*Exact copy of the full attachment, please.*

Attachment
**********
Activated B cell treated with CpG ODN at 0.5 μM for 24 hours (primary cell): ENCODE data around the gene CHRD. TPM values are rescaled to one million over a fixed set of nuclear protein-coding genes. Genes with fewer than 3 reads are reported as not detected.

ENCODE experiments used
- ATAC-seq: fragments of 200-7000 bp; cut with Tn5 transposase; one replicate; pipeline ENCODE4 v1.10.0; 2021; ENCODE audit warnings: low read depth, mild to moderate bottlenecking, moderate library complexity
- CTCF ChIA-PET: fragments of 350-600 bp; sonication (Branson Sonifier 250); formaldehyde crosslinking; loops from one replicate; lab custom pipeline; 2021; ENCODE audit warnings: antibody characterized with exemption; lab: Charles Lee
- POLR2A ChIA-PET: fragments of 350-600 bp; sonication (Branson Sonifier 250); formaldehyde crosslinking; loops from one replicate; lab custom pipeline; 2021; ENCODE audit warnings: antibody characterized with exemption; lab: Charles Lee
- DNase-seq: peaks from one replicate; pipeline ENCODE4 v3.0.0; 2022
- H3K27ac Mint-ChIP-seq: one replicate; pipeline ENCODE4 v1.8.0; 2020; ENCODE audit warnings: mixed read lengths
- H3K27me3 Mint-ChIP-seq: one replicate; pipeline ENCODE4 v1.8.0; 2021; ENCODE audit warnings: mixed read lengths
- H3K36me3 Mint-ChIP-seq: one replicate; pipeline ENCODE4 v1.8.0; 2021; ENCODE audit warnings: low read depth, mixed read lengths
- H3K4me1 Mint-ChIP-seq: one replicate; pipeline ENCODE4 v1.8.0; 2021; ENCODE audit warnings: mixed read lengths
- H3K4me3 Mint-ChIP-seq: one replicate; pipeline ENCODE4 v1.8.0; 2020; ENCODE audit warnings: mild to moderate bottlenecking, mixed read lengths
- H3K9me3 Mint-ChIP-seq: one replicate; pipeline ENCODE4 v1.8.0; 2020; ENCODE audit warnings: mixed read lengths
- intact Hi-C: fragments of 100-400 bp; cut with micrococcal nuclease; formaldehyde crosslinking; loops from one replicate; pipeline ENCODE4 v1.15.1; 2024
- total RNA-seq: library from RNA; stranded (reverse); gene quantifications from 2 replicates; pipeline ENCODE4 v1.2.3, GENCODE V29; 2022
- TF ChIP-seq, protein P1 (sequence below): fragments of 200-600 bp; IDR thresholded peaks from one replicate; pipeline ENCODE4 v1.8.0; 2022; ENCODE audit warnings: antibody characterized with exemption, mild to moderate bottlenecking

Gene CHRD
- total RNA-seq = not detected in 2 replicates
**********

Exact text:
Activated B cell treated with CpG ODN at 0.5 μM for 24 hours (primary cell): ENCODE data around the gene CHRD. TPM values are rescaled to one million over a fixed set of nuclear protein-coding genes. Genes with fewer than 3 reads are reported as not detected.

ENCODE experiments used
- ATAC-seq: fragments of 200-7000 bp; cut with Tn5 transposase; one replicate; pipeline ENCODE4 v1.10.0; 2021; ENCODE audit warnings: low read depth, mild to moderate bottlenecking, moderate library complexity
- CTCF ChIA-PET: fragments of 350-600 bp; sonication (Branson Sonifier 250); formaldehyde crosslinking; loops from one replicate; lab custom pipeline; 2021; ENCODE audit warnings: antibody characterized with exemption; lab: Charles Lee
- POLR2A ChIA-PET: fragments of 350-600 bp; sonication (Branson Sonifier 250); formaldehyde crosslinking; loops from one replicate; lab custom pipeline; 2021; ENCODE audit warnings: antibody characterized with exemption; lab: Charles Lee
- DNase-seq: peaks from one replicate; pipeline ENCODE4 v3.0.0; 2022
- H3K27ac Mint-ChIP-seq: one replicate; pipeline ENCODE4 v1.8.0; 2020; ENCODE audit warnings: mixed read lengths
- H3K27me3 Mint-ChIP-seq: one replicate; pipeline ENCODE4 v1.8.0; 2021; ENCODE audit warnings: mixed read lengths
- H3K36me3 Mint-ChIP-seq: one replicate; pipeline ENCODE4 v1.8.0; 2021; ENCODE audit warnings: low read depth, mixed read lengths
- H3K4me1 Mint-ChIP-seq: one replicate; pipeline ENCODE4 v1.8.0; 2021; ENCODE audit warnings: mixed read lengths
- H3K4me3 Mint-ChIP-seq: one replicate; pipeline ENCODE4 v1.8.0; 2020; ENCODE audit warnings: mild to moderate bottlenecking, mixed read lengths
- H3K9me3 Mint-ChIP-seq: one replicate; pipeline ENCODE4 v1.8.0; 2020; ENCODE audit warnings: mixed read lengths
- intact Hi-C: fragments of 100-400 bp; cut with micrococcal nuclease; formaldehyde crosslinking; loops from one replicate; pipeline ENCODE4 v1.15.1; 2024
- total RNA-seq: library from RNA; stranded (reverse); gene quantifications from 2 replicates; pipeline ENCODE4 v1.2.3, GENCODE V29; 2022
- TF ChIP-seq, protein P1 (sequence below): fragments of 200-600 bp; IDR thresholded peaks from one replicate; pipeline ENCODE4 v1.8.0; 2022; ENCODE audit warnings: antibody characterized with exemption, mild to moderate bottlenecking

Gene CHRD
- total RNA-seq = not detected in 2 replicates